Tag Archives: sydney

Recipe 1: Yes it’s finally here a recipe on my blog

So it’s taken me awhile…2 years in the making but finally there is a recipe on my blog. Stop the applause…please…please…ok it’s just me clapping. Also known as a self-high five. Lame I know but hey it’s my blog. I thought for my first recipe on this blog I would do one dear to my heart. I grew up on this and it’s a beautiful memory (still happens so it’s also my reality). My dad comes home from work to a plate of hummus with carrots and celery lovingly prepared by my mum. The feminists out there might burn their bras over this BUT take it for what it is…a woman who loves her man. Without any further adieu….Mother Mary’s famous hummus recipe.

1 can of chickpeas (my mum uses dried chickpeas and soaks them overnight but I don’t have the patience)
1/4 cup lemon juice (taste to see if you want to add more)
1/4 cup hulled tahini (to save you from confusion in the health food aisle of Coles or Woolworths)
2 large garlic cloves minced (taste to see if you want to add more…the Khouri family way is
extra garlicky)
1/2 to 1 tsp salt
1 tsp cumin
2 tbs Olive oil
2 to 3 tbs water (depending on consistency)
Dash of paprika

1. Combine the tahini and lemon juice in the food processor for 1 minute. Scrape sides and bottom of bowl then process for another 30 seconds. Scrape sides of bowl again.
2. Add the olive oil, minced garlic, cumin and salt to the food processor with the tahini and lemon juice mixture. Process for 30 seconds. Scrapes sides of bowl. Process for another 30 seconds.
3. Open can of chickpeas, drain liquid and then rinse well with water. For a smoother consistency remove the skins from the chickpeas. Add the chickpeas to the food processor. Process half the chickpea quantity at a time and process for a minute or two until thick and smooth.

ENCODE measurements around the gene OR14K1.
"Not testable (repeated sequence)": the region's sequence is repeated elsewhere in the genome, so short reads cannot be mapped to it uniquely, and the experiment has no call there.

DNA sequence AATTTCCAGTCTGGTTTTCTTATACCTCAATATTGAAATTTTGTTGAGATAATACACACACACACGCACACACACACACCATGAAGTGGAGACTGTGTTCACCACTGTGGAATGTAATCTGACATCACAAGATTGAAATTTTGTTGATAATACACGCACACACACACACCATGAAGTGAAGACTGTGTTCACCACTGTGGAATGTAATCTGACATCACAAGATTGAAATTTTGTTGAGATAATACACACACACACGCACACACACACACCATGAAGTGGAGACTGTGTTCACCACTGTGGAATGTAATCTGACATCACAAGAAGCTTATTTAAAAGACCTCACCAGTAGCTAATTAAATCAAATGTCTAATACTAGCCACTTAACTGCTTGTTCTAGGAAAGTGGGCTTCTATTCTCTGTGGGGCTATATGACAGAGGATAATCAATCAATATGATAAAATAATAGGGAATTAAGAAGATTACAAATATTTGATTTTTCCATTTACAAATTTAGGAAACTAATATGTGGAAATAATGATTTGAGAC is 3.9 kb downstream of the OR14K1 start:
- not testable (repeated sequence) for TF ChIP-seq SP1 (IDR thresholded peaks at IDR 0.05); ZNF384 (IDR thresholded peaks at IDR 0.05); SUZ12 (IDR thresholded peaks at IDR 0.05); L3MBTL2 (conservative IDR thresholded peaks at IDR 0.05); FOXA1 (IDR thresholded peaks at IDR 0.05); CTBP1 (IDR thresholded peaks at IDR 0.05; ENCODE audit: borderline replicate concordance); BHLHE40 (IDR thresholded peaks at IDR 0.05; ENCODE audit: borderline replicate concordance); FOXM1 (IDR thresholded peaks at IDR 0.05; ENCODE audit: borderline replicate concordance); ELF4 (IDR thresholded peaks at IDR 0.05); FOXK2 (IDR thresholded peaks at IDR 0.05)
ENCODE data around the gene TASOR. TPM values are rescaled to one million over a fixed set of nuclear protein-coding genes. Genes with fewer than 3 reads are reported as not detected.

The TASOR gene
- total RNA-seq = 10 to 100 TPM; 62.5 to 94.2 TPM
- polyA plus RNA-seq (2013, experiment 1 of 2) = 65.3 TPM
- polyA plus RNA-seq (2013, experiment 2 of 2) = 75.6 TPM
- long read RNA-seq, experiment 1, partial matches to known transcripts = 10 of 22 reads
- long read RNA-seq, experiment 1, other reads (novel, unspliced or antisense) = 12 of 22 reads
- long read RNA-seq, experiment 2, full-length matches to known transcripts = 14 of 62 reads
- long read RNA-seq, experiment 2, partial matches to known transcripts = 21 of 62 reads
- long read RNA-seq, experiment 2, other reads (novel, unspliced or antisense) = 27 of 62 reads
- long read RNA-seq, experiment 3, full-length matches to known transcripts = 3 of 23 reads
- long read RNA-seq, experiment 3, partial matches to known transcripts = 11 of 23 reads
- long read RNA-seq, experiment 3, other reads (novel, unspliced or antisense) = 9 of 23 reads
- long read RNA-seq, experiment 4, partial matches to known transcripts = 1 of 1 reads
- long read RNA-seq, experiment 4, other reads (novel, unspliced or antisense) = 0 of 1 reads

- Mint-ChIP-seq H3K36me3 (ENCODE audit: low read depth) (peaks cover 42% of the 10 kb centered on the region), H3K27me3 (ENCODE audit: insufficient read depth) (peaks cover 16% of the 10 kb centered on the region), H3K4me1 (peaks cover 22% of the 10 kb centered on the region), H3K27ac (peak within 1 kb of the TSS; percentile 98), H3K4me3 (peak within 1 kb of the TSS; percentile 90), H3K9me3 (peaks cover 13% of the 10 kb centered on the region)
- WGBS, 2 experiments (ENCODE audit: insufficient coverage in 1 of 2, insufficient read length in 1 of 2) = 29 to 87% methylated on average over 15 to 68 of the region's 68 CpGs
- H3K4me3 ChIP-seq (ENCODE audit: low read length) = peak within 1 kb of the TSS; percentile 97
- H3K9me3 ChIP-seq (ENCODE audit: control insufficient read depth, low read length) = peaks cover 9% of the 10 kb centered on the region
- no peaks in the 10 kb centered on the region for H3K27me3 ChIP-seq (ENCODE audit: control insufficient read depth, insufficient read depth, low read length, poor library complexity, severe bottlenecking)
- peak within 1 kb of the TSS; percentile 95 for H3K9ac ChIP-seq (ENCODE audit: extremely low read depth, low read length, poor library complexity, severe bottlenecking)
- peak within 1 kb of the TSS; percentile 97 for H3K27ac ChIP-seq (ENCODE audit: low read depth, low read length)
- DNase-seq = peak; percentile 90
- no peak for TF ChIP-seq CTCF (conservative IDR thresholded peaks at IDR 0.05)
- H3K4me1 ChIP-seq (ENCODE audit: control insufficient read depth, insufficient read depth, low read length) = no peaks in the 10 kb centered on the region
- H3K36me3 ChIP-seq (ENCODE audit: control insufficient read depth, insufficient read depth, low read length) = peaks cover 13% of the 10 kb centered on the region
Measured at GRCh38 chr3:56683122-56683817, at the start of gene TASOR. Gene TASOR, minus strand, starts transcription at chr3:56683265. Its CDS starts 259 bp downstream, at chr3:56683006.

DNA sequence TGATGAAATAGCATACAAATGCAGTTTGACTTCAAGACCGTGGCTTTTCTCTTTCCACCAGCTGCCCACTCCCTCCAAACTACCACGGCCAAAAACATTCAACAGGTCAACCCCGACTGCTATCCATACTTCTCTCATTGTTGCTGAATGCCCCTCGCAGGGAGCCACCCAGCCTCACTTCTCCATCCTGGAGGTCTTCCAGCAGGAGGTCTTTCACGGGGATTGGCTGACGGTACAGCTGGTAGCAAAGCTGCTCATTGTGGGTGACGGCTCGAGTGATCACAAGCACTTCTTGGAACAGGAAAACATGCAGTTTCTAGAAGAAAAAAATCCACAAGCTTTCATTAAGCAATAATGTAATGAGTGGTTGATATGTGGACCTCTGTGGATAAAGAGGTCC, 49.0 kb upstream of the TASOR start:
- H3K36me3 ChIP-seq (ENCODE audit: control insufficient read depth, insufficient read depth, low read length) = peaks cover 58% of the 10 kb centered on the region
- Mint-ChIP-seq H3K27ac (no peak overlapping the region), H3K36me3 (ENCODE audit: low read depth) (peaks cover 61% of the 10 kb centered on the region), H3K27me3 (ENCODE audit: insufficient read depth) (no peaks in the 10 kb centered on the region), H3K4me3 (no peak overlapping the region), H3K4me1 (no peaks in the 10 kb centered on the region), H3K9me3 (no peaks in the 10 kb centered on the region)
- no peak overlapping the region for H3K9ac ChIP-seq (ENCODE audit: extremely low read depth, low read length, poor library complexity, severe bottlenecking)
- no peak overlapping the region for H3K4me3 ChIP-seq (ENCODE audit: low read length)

3. Most likely the hummus will be too thick or have tiny pieces of chickpeas still so add two or three tablespoons of water until a smooth consistency.
4. To serve – spread on plate, squirt olive oil and sprinkle paprika or cumin.

Now all the above is not my mother’s recipe. Why? Because after years of practice she has mastered hummus and it is all by taste. I recommend getting the teaspoon out and tasting as you go to learn your garlic and lemon juice threshold. Mine is very high because garlic is almost in everything I ate growing up (still is) and with ample lemons thanks to the trees in the backyard I can handle sour. Now that I have moved to Sydney I miss having lemon trees. I am hoping to make a new friend in Sydney solely for the reason they have a lemon tree in their backyard.

So finally there is a recipe on my blog! Thank you for your patience. Now the image is below is what I prepared earlier. That was my first attempt when I accidentally forgot I was one person and made my hummus with 3 cans instead of the one. Also you might be worried about all those chickpeas and let’s face it the gas and bloating effect from it. Here is my mother Mary’s secret (not so secret because I’m about to tell you) to prevent this…cumin. Yes this powerful spice will aid in the chickpea digestion so put a generous teaspoon or sprinkle extra cumin over the hummus. You’ll thank me (my mum) later. Enjoy or as my family would say…sahtain.

Finally my mum' s famous hummus recipe!

Finally my mum’ s famous hummus recipe!

Treat 67: I can’t believe it’s been 2 months since my last treat!